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CGB Hall of Fame: (5) Michelle Granger vs. (4) Shareef Abdur-Rahim

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The second Round of 32 matchup of the Pete Newell region pits two Olympians: softball great Michelle Granger against basketball star Shareef Abdur-Rahim.

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Results from the Previous Round

Michelle Granger defeated 12th-seeded Ryan Anderson 60-31, while Shareef Abdur-Rahim sailed past 13th-seeded Dave Binn 75-28.

(5) Michelle Granger

LeonPowe nominates Granger:

On the short list of best softball players ever. 1996 Gold Medalist. This article encapsulates her accomplishments
From 1989-93 Granger amassed 1,640 strikeouts and 94 shutouts in 183 games, both NCAA records.The statistic that perhaps exemplifies Granger's dominance are her 25 no-hitters, five of which were perfect games Granger holds the top four spots in single-season strikeouts at Cal, and her 484 strikeouts during her senior year were a record at the time.


25 no hitters. 25 no hitters.

Granger was the winning pitcher when the USA Softball team that won the sports' first Olympic gold medal in 1996. At the 1996 games, Granger finished with a 2-0 record, a 0.87 ERA and 25 strikeouts. Granger, who now resides in Davis, Calif., compiled a 13-7 record in five U.S. Olympic Festivals, went 4-0 in two ISF World Championships and 9-0 in three Pan American Games. She holds record for most consecutive strikeouts in a Women's Major Fast Pitch National Championship (18).

Granger played for Cal from 1989-93. She is the Golden Bears' all-time career leader in wins (119), games played (183), games started (162), complete games (155), innings pitched (1,202.2), strikeouts (1,640), shutouts (94), no-hitters (25) and perfect games (5).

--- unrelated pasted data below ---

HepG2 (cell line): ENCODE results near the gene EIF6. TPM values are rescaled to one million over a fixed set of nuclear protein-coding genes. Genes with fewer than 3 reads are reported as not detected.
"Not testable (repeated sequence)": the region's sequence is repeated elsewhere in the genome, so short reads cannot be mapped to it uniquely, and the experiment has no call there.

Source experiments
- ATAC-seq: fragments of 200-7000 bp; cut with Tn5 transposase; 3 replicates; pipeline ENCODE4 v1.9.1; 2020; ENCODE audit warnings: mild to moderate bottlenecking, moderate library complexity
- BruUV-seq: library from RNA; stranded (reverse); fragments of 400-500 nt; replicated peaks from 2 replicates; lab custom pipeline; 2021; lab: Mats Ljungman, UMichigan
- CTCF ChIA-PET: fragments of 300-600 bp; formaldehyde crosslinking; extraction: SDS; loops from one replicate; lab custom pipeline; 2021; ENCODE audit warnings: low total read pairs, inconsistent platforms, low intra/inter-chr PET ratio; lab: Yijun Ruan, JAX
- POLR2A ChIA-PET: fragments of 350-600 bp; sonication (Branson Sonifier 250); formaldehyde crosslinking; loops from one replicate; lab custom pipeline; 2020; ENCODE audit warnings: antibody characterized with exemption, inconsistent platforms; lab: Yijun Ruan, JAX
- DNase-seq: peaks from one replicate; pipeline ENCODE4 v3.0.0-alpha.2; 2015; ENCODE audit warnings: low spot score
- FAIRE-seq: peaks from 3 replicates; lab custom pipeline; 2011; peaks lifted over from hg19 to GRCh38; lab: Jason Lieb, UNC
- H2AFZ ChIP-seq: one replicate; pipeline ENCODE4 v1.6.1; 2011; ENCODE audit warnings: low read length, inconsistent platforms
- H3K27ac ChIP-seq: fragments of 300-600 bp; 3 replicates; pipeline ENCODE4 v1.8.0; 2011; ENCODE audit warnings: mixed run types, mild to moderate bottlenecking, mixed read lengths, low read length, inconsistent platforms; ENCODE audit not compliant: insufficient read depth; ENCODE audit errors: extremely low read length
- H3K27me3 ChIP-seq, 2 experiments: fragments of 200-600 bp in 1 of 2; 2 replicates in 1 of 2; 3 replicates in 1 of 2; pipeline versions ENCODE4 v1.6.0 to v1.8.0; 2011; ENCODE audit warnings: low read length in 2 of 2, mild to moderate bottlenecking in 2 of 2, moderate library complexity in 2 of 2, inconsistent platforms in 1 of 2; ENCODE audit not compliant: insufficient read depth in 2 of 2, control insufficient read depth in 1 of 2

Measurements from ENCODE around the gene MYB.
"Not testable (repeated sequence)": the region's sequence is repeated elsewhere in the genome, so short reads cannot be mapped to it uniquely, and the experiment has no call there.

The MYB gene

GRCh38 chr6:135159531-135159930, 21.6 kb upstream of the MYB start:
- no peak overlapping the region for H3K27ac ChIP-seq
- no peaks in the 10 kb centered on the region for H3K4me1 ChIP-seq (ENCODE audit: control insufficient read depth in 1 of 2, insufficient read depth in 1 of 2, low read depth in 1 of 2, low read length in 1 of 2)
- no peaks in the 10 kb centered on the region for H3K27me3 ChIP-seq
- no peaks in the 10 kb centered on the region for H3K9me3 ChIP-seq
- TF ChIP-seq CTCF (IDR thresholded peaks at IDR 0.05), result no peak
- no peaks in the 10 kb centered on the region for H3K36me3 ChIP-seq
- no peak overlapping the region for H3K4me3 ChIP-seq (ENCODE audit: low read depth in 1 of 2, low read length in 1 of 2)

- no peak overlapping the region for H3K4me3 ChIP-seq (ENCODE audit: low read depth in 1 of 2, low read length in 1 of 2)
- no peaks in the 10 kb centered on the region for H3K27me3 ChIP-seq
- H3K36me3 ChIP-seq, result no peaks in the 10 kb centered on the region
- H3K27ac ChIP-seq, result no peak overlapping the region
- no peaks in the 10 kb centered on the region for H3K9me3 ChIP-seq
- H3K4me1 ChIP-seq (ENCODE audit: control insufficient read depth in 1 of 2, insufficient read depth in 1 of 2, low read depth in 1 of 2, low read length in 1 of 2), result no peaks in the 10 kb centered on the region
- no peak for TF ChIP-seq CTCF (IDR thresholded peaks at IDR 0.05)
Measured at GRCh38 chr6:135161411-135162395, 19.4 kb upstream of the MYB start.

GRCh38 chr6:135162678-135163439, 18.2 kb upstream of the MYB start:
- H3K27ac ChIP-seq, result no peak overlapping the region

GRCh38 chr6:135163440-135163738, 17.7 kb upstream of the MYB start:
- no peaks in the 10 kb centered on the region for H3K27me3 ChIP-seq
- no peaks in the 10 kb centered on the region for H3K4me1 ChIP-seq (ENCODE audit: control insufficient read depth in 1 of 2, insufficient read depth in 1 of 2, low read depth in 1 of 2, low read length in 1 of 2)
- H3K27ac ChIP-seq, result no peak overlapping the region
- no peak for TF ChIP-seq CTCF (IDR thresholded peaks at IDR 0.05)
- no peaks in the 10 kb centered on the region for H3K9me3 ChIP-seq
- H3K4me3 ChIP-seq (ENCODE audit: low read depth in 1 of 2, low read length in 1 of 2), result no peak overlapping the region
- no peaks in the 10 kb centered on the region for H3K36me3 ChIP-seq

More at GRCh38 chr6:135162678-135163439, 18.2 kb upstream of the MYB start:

(4) Shareef Abdur-Rahim

Shareef's one year was a dandy.

Abdur-Rahim later attended college at the University of California, Berkeley, where he maintained a GPA of 3.5.[1] At California, he averaged 21.1 points per game (ppg) and 8.4 rebounds per game (rpg) in 28 games.[1] He was the first freshman in Pac-10 history to win Conference Player of the Year honors, and was named Third Team All-America by the Associated Press.[1] Abdur-Rahim also set single-season freshman records for points, scoring average, field goals, and free throws.

As for Shareef, LeonPowe has this to say.

I'm just going to talk about the player. Back in 1996, 6'10 225 power fowards who could handle the rock, and play a tall 3 weren't common. Thus "THE FUTURE" (as he was nicknamed) arrived at Cal. As the school's highest profile recruit since Kidd (and until . . .well me), the first time we saw Shareef (from Atlanta) it was the McDonald's All America Game. We were really excited getting the #3 prospect in the country . . .until the skinny guy who matched against him blocked his shot about 10 times and basically destroyed in the All Star Game. (That guy turned out to be pretty good himself)

No matter, when Shareef got to Cal - he made an immediate impact. Team with JUCO transfer Ed Gray, along with Jelani Gardner (ugh) and Randy Duck and Tony Gonzalez, 'Reef was able to garner Pac 10 POY honors, along with dropping in over 22 ppg (is that right?)

But more than that, I remember the effortless scoring. Earlier I talked about "The Future" and ‘Reef was . . . a silky smooth 6'9" power foward who could shoot it all the way out to 3 point range, destroy people on the block with a series of spin moves, and half hooks or face up and take defenders off the dribble, Shareef had the smoothest and most polished offensive game of any freshman ever at Cal.

Additionally, with the middle part of the season falling during the holy month of Ramadan, Shareef was destroying defenders in the paint all the whilein the middle of fasts and spirtual concentration.

The thought of Kelvin Cato blocking anything, much less basketballs, is a wild concept.